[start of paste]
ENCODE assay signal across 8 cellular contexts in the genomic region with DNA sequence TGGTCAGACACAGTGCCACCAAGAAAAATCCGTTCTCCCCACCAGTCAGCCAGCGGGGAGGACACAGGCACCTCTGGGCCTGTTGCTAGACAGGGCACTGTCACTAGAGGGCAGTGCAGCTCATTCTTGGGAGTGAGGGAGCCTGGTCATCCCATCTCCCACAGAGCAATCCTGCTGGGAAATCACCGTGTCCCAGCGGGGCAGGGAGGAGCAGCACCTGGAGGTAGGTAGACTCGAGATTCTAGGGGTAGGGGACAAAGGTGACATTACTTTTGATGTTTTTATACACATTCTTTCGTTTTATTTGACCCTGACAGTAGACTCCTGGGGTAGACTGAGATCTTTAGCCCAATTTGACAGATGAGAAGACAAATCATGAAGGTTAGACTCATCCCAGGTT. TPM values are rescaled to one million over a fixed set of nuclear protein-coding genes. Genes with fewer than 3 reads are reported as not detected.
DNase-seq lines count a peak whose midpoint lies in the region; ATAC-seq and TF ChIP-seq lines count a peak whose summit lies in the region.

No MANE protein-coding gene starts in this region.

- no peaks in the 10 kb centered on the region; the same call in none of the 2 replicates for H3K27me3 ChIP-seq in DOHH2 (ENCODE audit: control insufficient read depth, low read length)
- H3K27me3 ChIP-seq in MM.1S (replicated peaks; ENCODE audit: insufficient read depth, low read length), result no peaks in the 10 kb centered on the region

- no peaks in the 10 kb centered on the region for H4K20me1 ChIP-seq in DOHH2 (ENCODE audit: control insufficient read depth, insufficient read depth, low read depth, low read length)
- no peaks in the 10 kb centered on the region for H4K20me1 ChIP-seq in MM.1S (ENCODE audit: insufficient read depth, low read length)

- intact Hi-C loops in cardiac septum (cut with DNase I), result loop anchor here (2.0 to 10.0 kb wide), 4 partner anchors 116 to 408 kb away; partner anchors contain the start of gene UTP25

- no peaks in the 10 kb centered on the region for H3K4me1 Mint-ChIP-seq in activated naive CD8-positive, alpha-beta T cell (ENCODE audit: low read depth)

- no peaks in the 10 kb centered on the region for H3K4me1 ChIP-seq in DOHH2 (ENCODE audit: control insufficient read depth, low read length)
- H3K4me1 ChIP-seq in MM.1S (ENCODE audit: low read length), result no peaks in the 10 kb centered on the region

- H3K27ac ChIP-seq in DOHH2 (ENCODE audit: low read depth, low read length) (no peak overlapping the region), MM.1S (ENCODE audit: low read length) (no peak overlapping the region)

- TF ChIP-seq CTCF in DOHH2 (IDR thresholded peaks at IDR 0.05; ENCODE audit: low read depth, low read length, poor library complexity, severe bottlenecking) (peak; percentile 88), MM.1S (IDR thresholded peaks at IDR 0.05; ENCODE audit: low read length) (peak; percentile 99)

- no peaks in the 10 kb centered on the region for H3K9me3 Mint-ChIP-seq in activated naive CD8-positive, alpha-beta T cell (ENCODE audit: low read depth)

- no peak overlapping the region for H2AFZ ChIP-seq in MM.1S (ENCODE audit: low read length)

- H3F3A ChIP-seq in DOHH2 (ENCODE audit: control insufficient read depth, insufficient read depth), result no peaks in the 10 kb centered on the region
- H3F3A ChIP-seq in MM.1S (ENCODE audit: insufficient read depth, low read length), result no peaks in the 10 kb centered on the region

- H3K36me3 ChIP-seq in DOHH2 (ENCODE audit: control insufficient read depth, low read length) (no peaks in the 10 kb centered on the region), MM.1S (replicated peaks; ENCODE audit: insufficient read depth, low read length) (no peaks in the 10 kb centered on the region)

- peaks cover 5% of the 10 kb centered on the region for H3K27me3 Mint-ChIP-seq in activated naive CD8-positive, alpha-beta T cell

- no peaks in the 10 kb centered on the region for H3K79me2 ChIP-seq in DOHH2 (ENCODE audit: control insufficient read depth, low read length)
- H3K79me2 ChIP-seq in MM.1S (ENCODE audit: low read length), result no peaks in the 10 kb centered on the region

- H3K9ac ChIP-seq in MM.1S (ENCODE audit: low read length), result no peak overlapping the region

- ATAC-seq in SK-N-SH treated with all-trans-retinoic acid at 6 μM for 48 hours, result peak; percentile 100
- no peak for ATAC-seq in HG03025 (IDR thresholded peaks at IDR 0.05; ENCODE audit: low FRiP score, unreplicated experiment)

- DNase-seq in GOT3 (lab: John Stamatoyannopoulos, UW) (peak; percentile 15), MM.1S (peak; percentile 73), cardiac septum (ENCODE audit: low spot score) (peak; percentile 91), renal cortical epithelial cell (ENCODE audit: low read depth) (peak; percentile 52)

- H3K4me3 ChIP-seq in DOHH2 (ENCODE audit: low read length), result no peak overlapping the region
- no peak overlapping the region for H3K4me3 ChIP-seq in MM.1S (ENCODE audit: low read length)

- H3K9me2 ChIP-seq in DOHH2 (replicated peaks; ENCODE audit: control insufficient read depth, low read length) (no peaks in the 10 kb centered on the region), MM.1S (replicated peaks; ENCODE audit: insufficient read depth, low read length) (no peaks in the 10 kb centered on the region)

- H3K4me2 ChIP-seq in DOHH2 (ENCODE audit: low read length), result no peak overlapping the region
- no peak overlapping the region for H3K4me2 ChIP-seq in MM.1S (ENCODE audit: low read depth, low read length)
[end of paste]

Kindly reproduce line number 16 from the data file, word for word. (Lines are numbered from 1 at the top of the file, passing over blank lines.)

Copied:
- H3F3A ChIP-seq in DOHH2 (ENCODE audit: control insufficient read depth, insufficient read depth), result no peaks in the 10 kb centered on the region